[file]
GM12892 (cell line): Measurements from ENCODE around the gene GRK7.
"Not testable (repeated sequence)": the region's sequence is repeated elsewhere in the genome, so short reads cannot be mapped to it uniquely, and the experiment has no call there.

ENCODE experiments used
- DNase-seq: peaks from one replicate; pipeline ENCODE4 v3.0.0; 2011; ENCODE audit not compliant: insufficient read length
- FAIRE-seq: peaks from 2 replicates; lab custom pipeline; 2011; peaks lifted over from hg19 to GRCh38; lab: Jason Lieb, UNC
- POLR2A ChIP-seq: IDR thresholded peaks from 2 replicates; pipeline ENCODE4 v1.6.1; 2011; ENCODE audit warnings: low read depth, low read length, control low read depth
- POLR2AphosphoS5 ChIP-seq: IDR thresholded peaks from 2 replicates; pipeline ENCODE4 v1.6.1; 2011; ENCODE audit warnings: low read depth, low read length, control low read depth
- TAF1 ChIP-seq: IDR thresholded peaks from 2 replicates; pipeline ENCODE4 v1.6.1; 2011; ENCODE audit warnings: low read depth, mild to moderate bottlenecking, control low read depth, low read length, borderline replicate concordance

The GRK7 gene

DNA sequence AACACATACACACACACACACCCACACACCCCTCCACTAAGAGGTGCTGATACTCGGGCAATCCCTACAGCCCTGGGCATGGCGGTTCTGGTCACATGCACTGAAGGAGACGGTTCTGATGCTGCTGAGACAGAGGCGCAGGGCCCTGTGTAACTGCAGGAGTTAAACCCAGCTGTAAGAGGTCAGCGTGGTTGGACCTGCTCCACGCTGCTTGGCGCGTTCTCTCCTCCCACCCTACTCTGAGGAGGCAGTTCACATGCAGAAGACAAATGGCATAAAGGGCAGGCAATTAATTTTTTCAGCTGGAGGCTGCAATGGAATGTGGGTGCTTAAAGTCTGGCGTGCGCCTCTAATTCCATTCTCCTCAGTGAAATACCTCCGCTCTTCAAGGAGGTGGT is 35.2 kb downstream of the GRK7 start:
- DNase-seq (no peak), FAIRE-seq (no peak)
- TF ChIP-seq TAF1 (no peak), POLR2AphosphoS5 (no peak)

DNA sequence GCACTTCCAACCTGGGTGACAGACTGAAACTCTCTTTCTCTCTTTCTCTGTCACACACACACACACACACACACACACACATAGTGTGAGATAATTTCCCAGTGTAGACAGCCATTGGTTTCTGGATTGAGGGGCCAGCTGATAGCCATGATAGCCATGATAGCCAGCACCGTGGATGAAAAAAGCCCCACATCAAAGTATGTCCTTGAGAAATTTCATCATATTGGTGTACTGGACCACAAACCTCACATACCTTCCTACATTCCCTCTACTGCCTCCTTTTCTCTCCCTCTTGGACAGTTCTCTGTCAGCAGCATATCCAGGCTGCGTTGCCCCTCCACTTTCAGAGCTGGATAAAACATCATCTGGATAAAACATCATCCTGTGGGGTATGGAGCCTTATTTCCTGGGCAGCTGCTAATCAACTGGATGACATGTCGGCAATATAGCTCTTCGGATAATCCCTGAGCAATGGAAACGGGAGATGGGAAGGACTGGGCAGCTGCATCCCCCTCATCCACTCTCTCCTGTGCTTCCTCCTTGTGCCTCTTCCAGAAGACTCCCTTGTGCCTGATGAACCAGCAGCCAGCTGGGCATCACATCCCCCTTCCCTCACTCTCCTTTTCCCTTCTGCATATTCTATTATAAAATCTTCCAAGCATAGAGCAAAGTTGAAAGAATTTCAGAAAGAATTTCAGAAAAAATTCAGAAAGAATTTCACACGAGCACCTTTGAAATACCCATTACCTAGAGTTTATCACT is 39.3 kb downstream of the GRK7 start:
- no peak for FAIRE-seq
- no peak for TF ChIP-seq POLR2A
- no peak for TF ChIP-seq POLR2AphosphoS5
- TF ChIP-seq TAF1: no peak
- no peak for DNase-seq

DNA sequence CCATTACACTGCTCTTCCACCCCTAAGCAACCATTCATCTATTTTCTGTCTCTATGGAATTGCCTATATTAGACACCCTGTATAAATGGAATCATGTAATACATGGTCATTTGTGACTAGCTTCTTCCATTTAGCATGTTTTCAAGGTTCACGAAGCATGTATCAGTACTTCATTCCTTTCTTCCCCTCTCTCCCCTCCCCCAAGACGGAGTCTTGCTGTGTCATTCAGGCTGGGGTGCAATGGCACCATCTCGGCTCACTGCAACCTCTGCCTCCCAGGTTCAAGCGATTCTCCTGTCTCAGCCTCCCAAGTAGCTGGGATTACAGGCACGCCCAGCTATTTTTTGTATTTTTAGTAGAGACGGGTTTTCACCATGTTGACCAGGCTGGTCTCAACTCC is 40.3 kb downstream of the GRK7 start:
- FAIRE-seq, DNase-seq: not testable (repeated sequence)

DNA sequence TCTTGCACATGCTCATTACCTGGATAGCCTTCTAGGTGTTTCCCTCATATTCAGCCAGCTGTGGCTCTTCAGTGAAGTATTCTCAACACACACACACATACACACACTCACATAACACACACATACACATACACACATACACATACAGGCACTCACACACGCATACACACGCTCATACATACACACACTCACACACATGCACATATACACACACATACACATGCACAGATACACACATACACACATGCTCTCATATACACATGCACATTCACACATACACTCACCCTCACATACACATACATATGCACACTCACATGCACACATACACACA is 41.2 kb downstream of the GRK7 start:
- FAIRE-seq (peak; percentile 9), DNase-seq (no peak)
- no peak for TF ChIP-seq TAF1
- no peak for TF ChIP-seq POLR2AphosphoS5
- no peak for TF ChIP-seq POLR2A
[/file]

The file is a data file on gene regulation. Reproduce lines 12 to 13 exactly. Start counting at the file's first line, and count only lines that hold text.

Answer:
- TF ChIP-seq TAF1 (no peak), POLR2AphosphoS5 (no peak)

DNA sequence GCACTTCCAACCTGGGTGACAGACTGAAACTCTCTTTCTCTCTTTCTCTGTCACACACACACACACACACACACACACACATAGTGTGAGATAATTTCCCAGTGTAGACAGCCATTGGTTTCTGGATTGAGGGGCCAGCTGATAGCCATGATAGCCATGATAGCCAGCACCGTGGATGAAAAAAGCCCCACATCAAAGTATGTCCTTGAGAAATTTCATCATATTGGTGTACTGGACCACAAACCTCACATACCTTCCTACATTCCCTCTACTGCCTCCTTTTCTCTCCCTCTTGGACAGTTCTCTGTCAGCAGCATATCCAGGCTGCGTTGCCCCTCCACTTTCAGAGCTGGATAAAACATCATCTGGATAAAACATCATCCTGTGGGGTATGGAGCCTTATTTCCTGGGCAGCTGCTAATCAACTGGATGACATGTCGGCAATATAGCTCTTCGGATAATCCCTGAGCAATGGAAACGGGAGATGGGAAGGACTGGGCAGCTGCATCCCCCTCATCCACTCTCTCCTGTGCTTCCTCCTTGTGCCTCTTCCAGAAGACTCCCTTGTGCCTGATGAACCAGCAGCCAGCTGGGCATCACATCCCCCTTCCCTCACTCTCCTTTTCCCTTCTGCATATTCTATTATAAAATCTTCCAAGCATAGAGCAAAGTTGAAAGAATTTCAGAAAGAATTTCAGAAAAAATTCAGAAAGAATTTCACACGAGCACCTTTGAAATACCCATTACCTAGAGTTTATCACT is 39.3 kb downstream of the GRK7 start: